The study of metabolites in biological samples is of high interest for a wide range of biological and pharmaceutical applications. Reversed phase liquid chromatography is a common technique used for the separation of metabolites, but it provides little retention for polar metabolites. An alternative to C18 bonded phases, porous graphitic carbon has the ability to provide significant retention for both non-polar and polar analytes. The goal of this work is to study the retention and effective diffusion properties of porous graphitic carbon, to see if it is suitable for the wide injection bands and long run times associated with long, packed capillary-scale separations. The retention of a set of standard metabolites was studied for both stationary phases over a wide range of mobile phase conditions. This data showed that porous graphitic carbon benefits from significantly increased retention (often >100 fold) under initial gradient conditions for these metabolites, suggesting much improved ability to focus a wide injection band at the column inlet. The effective diffusion properties of these columns were studied using peak-parking experiments with the standard metabolites under a wide range of retention conditions. Under the high retention conditions, which can be associated with retention after injection loading for gradient separations, D eff /D m ∼0.1 for both the C18-bonded and porous graphitic carbon columns. As C18 bonded particles are widely, and successfully utilized for long gradient separations without issue of increasing peak width from longitudinal diffusion, this suggests that porous graphitic carbon should be amenable for long runtime gradient separations as well. Copyright © 2017 Elsevier B.V. All rights reserved.

  1. A graphite foam reinforced by graphite particles

    Energy Technology Data Exchange (ETDEWEB)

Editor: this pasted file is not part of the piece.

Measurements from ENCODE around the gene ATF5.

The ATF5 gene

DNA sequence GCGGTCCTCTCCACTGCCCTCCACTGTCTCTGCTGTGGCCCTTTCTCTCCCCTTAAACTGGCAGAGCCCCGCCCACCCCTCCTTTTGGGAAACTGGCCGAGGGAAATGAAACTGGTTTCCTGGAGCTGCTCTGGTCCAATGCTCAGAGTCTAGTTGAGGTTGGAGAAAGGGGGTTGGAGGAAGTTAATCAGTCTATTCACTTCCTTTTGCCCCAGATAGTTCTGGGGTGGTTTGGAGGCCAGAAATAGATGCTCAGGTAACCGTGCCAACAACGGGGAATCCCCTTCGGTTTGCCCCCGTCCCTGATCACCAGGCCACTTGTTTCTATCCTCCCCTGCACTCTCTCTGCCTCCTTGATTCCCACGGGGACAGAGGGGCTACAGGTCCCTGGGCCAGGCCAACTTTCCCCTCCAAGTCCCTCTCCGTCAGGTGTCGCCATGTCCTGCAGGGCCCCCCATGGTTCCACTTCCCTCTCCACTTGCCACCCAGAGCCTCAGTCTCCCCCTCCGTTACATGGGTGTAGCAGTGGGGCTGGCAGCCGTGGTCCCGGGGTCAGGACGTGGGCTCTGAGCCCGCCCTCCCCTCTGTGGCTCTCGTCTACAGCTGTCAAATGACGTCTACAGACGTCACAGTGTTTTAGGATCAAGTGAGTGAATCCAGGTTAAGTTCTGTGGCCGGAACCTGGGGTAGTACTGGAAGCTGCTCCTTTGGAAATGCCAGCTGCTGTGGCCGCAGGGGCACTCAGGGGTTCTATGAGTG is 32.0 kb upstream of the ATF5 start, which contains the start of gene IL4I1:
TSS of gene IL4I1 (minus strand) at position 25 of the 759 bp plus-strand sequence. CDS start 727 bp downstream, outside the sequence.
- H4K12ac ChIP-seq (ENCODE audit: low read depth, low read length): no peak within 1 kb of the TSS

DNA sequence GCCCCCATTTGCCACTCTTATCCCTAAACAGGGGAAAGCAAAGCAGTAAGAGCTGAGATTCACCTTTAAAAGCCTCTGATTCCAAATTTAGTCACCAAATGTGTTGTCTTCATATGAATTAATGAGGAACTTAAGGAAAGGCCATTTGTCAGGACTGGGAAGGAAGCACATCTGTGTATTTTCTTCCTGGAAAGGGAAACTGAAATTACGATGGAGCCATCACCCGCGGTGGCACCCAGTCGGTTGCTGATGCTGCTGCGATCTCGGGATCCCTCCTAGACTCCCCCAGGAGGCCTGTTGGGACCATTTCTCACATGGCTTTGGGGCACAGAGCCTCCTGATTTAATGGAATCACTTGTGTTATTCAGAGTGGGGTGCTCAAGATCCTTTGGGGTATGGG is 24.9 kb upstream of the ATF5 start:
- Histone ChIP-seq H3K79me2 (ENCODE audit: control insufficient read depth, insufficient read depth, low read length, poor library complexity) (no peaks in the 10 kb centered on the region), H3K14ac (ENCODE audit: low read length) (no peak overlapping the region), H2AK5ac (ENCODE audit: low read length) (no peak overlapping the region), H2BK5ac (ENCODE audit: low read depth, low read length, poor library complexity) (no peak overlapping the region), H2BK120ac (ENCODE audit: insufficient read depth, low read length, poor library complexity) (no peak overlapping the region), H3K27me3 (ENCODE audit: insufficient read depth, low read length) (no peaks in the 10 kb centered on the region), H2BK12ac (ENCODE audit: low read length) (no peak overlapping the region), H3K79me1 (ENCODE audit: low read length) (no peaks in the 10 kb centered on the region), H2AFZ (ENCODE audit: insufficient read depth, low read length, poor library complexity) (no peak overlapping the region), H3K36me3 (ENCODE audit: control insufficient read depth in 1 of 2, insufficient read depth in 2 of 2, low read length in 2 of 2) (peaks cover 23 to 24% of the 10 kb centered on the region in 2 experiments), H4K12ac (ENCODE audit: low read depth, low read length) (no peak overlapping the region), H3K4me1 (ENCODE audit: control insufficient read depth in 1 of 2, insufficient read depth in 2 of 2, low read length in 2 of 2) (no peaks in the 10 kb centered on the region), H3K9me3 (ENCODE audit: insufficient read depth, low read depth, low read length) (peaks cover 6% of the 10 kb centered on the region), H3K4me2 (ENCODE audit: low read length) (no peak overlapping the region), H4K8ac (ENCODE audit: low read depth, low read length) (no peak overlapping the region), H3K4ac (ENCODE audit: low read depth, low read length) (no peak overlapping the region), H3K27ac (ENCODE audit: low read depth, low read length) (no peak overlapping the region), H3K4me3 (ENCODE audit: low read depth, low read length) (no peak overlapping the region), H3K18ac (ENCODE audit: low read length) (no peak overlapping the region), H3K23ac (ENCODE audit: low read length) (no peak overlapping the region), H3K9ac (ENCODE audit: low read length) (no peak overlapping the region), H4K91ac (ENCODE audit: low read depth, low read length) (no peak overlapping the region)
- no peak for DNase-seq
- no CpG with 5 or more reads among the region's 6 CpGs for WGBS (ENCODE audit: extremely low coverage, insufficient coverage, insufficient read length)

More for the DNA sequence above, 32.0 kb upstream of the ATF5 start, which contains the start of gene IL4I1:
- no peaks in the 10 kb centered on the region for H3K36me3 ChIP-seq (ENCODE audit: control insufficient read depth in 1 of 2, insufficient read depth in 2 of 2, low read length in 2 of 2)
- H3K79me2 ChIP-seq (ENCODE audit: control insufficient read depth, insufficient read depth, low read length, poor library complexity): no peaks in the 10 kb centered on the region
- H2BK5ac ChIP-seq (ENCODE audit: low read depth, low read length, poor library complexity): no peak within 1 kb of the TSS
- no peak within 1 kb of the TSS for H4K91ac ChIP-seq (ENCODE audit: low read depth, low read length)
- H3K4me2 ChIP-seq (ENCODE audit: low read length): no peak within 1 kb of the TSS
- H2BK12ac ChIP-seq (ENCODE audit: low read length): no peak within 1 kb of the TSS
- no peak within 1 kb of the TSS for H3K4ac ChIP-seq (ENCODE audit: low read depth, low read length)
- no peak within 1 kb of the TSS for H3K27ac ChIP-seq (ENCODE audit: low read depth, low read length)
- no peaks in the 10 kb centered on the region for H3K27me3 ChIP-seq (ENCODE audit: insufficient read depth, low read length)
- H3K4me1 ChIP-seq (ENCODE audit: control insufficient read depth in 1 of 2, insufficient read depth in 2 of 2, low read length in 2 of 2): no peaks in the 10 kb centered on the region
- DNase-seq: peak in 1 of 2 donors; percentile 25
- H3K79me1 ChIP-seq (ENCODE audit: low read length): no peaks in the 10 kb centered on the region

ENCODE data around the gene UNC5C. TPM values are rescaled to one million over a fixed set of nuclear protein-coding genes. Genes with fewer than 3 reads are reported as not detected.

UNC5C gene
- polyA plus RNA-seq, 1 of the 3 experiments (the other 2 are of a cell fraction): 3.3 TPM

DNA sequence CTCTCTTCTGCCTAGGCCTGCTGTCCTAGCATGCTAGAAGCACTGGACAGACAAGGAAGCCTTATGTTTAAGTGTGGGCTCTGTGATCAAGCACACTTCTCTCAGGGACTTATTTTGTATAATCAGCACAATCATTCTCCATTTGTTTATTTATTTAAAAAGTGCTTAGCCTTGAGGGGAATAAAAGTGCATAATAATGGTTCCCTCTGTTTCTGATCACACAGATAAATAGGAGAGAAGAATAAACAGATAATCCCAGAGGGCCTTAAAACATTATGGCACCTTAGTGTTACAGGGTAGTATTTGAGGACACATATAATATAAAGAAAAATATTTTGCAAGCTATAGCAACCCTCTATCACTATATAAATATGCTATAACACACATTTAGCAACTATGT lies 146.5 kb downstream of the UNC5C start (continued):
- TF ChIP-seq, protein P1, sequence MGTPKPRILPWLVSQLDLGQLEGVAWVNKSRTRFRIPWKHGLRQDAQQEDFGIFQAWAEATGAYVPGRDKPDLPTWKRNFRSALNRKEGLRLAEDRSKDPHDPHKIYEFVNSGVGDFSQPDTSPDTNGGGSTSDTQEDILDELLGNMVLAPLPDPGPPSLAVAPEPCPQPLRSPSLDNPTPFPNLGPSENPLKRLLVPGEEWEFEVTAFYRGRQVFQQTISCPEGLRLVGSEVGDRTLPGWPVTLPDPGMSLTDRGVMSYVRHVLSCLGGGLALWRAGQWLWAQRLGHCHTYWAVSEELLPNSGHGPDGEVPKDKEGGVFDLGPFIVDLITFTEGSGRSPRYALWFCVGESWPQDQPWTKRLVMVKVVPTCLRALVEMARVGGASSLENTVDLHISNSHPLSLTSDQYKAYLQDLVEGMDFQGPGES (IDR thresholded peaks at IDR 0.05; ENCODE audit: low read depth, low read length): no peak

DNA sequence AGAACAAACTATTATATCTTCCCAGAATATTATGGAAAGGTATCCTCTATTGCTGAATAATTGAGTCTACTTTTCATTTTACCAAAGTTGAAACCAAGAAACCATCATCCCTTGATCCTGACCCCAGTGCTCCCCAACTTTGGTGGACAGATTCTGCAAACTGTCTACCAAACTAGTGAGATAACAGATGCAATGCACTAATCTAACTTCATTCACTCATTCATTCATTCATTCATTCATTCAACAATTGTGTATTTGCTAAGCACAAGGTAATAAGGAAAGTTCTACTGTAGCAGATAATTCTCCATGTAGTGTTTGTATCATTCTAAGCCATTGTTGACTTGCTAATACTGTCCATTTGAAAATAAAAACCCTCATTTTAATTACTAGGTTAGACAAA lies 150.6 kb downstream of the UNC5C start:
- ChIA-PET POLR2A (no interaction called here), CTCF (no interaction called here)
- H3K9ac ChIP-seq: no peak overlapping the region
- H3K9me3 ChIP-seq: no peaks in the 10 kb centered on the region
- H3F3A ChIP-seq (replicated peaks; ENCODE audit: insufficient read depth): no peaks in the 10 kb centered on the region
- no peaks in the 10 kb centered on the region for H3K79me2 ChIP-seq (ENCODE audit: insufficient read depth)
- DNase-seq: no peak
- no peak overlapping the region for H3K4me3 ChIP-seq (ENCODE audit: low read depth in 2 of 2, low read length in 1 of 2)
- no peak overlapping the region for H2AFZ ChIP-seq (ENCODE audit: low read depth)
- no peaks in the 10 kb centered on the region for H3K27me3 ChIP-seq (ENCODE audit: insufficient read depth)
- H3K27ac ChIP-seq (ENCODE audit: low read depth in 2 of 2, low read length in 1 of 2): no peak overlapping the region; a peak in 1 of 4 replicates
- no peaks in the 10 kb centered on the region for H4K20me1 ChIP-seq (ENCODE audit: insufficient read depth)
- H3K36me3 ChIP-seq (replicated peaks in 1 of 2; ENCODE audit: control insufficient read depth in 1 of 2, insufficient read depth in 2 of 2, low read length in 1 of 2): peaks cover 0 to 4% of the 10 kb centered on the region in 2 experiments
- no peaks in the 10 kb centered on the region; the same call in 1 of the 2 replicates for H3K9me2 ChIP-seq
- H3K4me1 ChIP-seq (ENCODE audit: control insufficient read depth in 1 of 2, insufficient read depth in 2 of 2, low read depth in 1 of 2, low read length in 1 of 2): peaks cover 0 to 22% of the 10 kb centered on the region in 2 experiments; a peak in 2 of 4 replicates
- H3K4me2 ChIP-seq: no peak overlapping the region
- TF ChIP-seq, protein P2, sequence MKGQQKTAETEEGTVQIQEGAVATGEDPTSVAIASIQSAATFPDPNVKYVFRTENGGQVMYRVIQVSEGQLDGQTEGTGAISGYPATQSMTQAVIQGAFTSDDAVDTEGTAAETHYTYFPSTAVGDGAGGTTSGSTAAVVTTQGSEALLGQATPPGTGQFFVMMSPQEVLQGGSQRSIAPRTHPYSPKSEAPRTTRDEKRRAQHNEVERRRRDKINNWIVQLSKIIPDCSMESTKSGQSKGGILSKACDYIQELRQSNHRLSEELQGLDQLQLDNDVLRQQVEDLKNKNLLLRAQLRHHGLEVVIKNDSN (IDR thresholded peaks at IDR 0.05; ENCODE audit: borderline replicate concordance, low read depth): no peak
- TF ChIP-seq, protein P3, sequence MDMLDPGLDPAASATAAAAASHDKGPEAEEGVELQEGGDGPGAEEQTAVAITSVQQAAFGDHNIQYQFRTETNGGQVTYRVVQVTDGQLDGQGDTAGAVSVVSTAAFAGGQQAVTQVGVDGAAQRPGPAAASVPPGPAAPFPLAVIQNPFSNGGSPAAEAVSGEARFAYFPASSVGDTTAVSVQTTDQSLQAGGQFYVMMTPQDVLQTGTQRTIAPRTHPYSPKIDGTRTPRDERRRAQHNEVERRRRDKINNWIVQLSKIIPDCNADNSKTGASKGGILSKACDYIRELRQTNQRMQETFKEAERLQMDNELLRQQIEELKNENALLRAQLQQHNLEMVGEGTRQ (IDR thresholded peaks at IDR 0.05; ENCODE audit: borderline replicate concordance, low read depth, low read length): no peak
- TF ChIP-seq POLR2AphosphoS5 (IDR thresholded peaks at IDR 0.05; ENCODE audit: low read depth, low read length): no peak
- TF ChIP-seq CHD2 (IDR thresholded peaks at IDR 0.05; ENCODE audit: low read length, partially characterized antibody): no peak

Zhu, J.J.; Wang, X.Y.; Guo, L.F.; Wang, Y.M.; Wang, Y.P.; Yu, M.F.; Lau, K.T.T. [DongHua University, Shanghai (China). College of Material Science and Engineering

    2007-11-15

    Graphite foam was obtained after carbonization and graphitization of a pitch foam formed by the pyrolysis of coal tar based mesophase pitch mixed with graphite particles in a high pressure and temperature chamber. The graphite foam possessed high mechanical strength and exceptional thermal conductivity after adding the graphite particles. Experimental results showed that the thermal conductivity of modified graphite foam reached 110W/m K, and its compressive strength increased from 3.7 MPa to 12.5 MPa with the addition of 5 wt% graphite particles. Through the microscopic observation, it was also found that fewer micro-cracks were formed in the cell wall of the modified foam as compared with pure graphite foam. The graphitization degree of modified foam reached 84.9% and the ligament of graphite foam exhibited high alignment after carbonization at 1200{sup o}C for 3 h and graphitization at 3000{sup o}C for 10 min.

  2. Combined cycling and calendar capacity fade modeling of a Nickel-Manganese-Cobalt Oxide Cell with real-life profile validation

    DEFF Research Database (Denmark)

    de Hoog, Joris; Timmermans, Jean-Marc; Stroe, Daniel-Ioan

    2017-01-01

    This paper presents the development of a semi-empirical combined lifetime model for a Nickel Manganese Cobalt Oxide (NMC) cathode and a graphite anode based cell, considered as one of the most promising candidates for the automotive industry. The development of this model was based on a thorough...

  3. Irradiation Creep in Graphite

    Energy Technology Data Exchange (ETDEWEB)

    Ubic, Rick; Butt, Darryl; Windes, William

    2014-03-13

    An understanding of the underlying mechanisms of irradiation creep in graphite material is required to correctly interpret experimental data, explain micromechanical modeling results, and predict whole-core behavior. This project will focus on experimental microscopic data to demonstrate the mechanism of irradiation creep. High-resolution transmission electron microscopy should be able to image both the dislocations in graphite and the irradiation-induced interstitial clusters that pin those dislocations. The team will first prepare and characterize nanoscale samples of virgin nuclear graphite in a transmission electron microscope. Additional samples will be irradiated to varying degrees at the Advanced Test Reactor (ATR) facility and similarly characterized. Researchers will record microstructures and crystal defects and suggest a mechanism for irradiation creep based on the results. In addition, the purchase of a tensile holder for a transmission electron microscope will allow, for the first time, in situ observation of creep behavior on the microstructure and crystallographic defects.

  4. Graphene oxide-TiO2 composite solid phase extraction combined with graphite furnace atomic absorption spectrometry for the speciation of inorganic selenium in water samples.